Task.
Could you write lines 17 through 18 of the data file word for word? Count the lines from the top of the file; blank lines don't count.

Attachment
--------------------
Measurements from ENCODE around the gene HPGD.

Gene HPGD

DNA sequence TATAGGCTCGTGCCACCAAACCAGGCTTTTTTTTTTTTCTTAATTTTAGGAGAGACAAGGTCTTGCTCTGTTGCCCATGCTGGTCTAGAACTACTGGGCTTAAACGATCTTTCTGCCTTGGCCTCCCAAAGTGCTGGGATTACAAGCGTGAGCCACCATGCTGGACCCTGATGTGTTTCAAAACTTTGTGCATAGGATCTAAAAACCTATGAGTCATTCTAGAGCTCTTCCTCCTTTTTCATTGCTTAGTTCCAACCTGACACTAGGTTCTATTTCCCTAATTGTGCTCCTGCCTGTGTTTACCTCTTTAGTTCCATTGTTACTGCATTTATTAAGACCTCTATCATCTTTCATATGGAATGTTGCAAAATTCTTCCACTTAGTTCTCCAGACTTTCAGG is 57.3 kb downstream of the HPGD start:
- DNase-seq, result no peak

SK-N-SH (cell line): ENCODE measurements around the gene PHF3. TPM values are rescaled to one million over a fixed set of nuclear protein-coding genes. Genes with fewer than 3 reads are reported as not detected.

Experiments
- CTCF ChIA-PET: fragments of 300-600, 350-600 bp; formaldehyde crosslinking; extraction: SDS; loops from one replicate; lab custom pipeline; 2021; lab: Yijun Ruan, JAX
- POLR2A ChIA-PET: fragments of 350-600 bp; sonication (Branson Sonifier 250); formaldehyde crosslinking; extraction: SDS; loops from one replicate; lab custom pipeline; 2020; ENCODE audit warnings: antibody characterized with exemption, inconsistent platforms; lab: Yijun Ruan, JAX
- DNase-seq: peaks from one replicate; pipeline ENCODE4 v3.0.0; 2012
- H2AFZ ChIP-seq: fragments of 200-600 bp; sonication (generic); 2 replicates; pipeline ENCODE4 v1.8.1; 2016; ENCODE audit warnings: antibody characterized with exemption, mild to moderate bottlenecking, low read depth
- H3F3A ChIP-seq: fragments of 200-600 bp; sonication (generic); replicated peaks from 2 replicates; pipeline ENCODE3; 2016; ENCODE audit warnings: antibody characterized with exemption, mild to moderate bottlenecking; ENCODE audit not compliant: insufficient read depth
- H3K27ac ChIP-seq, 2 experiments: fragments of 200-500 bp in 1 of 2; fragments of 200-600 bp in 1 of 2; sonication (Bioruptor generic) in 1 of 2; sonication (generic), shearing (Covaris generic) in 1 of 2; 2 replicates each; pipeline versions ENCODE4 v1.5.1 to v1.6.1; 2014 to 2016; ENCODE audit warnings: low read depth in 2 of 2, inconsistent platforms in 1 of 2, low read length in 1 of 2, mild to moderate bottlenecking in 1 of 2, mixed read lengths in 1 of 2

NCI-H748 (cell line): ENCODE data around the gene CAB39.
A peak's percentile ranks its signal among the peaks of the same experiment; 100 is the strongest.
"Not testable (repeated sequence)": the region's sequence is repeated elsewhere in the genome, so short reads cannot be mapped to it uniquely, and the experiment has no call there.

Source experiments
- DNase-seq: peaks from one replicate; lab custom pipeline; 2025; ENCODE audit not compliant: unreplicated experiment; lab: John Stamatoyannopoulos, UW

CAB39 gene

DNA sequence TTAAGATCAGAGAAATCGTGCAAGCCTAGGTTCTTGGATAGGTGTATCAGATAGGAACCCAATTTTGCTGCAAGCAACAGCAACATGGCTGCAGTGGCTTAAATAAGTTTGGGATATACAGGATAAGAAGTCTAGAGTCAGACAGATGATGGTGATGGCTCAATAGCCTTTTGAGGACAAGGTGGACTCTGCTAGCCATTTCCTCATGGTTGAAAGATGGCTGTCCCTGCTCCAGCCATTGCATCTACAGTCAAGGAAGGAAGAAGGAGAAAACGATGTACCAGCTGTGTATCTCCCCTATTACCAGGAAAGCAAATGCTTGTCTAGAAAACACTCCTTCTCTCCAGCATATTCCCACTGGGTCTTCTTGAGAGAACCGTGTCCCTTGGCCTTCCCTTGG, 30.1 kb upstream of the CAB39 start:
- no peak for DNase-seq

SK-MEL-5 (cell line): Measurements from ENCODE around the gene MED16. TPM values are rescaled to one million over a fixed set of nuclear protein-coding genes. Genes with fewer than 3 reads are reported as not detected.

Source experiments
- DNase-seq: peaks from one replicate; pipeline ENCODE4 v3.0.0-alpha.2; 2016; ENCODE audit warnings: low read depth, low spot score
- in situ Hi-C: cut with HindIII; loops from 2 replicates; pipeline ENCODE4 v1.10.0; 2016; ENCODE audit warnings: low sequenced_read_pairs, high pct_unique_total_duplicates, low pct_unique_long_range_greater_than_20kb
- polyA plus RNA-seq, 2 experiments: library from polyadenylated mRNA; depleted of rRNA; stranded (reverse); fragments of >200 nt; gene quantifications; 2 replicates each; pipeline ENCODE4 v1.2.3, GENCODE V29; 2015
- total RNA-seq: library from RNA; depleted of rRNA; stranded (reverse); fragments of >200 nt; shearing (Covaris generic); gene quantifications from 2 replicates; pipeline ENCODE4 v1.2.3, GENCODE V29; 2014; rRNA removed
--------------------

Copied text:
- DNase-seq: peaks from one replicate; lab custom pipeline; 2025; ENCODE audit not compliant: unreplicated experiment; lab: John Stamatoyannopoulos, UW

CAB39 gene